Why is it significant that GenX and Millennial voters cast more votes than other generations?
Write your answers in the comments section below


COMMENTS (54)
  • WilliamF-del
    10/23/2017 - 03:54 p.m.

    The voting power is changing. If certain groups provide more votes the results will not always be fair. The problem might get worse because another group of people who are voting might get the person they favor

  • PedroM-del1
    10/23/2017 - 04:59 p.m.

    It is significant because if all don't vote (and that's a lot of people) then only a small number of people will vote which is not completely accurate for the nation.

  • ReesePratt-del
    10/23/2017 - 05:05 p.m.

    The main idea of the story is about the different generations of voters.
    The Millennial and Gen X voters are starting to be the biggest percentage of voters. As the Baby Boomers become older, their percentage of voters is going down.

  • JadeR-del
    10/23/2017 - 05:18 p.m.

    It is significant that GenX and Millennial voters cast more votes than other generations because because it will "reshape the political landscape in coming decades." This is very important because depending on who votes and how many people vote is can change the politics in coming decades in so many ways!

  • EthanG-del1
    10/23/2017 - 05:28 p.m.

    Other generations may have different beliefs than young people nowadays.

  • PriscillaD-del
    10/23/2017 - 05:48 p.m.

    This article was about the Gen Xers and the Millennials and how they out-voted older generations in 2016. The number of Millennials and Generation Xers who cast votes was big, (this was for the 2016 election). It was more than the number of Baby Boomers and Silent Generation voters; and it was more than the Greatest Generation voters. This is the first time this happened.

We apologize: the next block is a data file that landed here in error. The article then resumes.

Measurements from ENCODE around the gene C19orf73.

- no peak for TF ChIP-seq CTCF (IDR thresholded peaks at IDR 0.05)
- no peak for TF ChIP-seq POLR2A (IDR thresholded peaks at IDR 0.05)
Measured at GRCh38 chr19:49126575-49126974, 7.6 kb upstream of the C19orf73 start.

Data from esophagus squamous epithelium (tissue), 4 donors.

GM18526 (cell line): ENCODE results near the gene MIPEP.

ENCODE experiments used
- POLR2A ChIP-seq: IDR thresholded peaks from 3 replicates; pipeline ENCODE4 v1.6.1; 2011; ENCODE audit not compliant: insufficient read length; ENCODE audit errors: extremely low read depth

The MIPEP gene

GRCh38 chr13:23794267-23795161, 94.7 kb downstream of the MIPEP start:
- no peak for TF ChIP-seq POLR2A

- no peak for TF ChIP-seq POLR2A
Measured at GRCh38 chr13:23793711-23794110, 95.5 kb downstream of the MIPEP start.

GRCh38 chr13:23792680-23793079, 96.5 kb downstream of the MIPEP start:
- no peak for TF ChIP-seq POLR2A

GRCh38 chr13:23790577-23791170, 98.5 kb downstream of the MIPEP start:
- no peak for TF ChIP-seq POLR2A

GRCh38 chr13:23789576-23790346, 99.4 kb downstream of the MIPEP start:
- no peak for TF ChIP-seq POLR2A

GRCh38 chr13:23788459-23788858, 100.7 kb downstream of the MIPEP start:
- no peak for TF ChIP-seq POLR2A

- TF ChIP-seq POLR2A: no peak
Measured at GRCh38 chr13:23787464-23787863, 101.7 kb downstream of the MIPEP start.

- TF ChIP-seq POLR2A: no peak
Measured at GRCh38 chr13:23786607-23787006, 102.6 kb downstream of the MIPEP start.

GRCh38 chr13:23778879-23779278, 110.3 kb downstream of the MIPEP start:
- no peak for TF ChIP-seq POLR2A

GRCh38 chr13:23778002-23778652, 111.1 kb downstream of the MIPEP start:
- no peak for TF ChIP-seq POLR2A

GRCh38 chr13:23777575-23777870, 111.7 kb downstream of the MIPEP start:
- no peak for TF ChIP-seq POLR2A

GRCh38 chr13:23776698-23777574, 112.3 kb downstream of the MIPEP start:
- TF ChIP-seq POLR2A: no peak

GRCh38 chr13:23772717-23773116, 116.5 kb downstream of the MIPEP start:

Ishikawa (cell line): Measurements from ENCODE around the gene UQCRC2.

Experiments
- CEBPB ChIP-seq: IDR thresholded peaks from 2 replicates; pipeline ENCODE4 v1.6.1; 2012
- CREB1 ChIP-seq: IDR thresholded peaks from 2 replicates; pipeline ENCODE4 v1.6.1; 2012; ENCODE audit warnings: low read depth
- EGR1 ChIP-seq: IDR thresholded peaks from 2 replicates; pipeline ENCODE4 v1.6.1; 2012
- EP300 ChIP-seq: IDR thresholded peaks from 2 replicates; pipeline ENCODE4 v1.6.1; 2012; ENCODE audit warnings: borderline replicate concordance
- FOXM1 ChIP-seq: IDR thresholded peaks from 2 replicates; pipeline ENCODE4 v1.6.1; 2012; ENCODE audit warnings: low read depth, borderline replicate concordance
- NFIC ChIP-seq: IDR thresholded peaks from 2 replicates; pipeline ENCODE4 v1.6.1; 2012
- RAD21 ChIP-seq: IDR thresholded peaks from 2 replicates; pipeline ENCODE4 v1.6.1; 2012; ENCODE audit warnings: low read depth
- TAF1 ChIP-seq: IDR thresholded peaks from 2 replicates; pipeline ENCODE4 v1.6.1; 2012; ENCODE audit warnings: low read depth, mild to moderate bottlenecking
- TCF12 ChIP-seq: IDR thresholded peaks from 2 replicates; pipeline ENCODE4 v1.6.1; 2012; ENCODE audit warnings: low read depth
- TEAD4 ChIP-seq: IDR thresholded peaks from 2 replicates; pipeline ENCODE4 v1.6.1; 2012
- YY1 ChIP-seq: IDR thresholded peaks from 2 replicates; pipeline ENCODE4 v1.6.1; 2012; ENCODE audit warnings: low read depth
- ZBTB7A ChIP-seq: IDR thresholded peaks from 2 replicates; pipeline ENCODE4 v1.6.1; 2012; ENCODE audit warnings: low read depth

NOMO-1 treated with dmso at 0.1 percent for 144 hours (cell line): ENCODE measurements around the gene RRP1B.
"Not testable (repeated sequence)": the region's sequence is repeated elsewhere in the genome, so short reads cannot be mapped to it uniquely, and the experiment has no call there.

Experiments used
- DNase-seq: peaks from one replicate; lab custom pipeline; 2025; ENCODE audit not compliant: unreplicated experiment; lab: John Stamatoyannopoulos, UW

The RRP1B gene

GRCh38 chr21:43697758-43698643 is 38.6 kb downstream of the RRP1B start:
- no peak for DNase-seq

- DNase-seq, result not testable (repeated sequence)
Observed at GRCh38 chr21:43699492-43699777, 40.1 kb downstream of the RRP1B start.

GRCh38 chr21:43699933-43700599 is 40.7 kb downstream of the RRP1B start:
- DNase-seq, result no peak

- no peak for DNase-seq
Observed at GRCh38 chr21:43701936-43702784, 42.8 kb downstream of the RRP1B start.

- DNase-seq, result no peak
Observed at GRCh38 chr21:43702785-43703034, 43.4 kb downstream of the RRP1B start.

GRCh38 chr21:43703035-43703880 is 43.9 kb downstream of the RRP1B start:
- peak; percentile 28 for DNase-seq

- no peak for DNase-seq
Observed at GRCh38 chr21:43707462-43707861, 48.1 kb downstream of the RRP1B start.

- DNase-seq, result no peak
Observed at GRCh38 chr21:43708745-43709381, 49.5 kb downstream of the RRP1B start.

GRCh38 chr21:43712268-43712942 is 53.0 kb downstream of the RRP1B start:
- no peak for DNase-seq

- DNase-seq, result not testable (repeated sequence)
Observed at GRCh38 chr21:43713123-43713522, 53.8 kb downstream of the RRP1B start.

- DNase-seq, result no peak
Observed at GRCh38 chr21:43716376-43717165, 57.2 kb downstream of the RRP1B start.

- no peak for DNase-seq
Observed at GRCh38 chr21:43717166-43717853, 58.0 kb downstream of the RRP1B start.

• ZofiaT-del
    10/23/2017 - 05:48 p.m.

    The main idea of this article is Baby Boomer voters. As it says in the article there are less and less of their votes each year. The decreasing number is because of their age.

  • CadenceG-del
    10/23/2017 - 05:53 p.m.

    Millennials are defined by the study as those between the ages of 18 and 35 in 2016. They will continue to grow as part of the electorate for two reasons. First, immigration and naturalization will add to their numbers. Second, as people age their voting participation tends to increase. This was very interesting to me.

  • JuliaA -del
    10/23/2017 - 05:55 p.m.

    The main idea is how significant GenX and Millennial voters cast the most votes out of the other generations. It showed i one election that people under 51 voted more and shows that that the Millennial generation is more polarized than any other.

  • AngelinaB-del
    10/23/2017 - 06:12 p.m.

    This article is about how Gen-Xers and Millennials out-voted older generations in 2016. Out of 137.5 million votes, 69.6 million came from voters under the age of 51 and 67.9 came from voters of older generations. Millennials are considered to continue to grow because of immigration adding to the number of votes and "as people age their voting participation tends to increase." According to Danielle Kurtzleben,"there are currently 126 million eligible Gen X and Millennial voters versus 98 million Baby Boomer and older voters."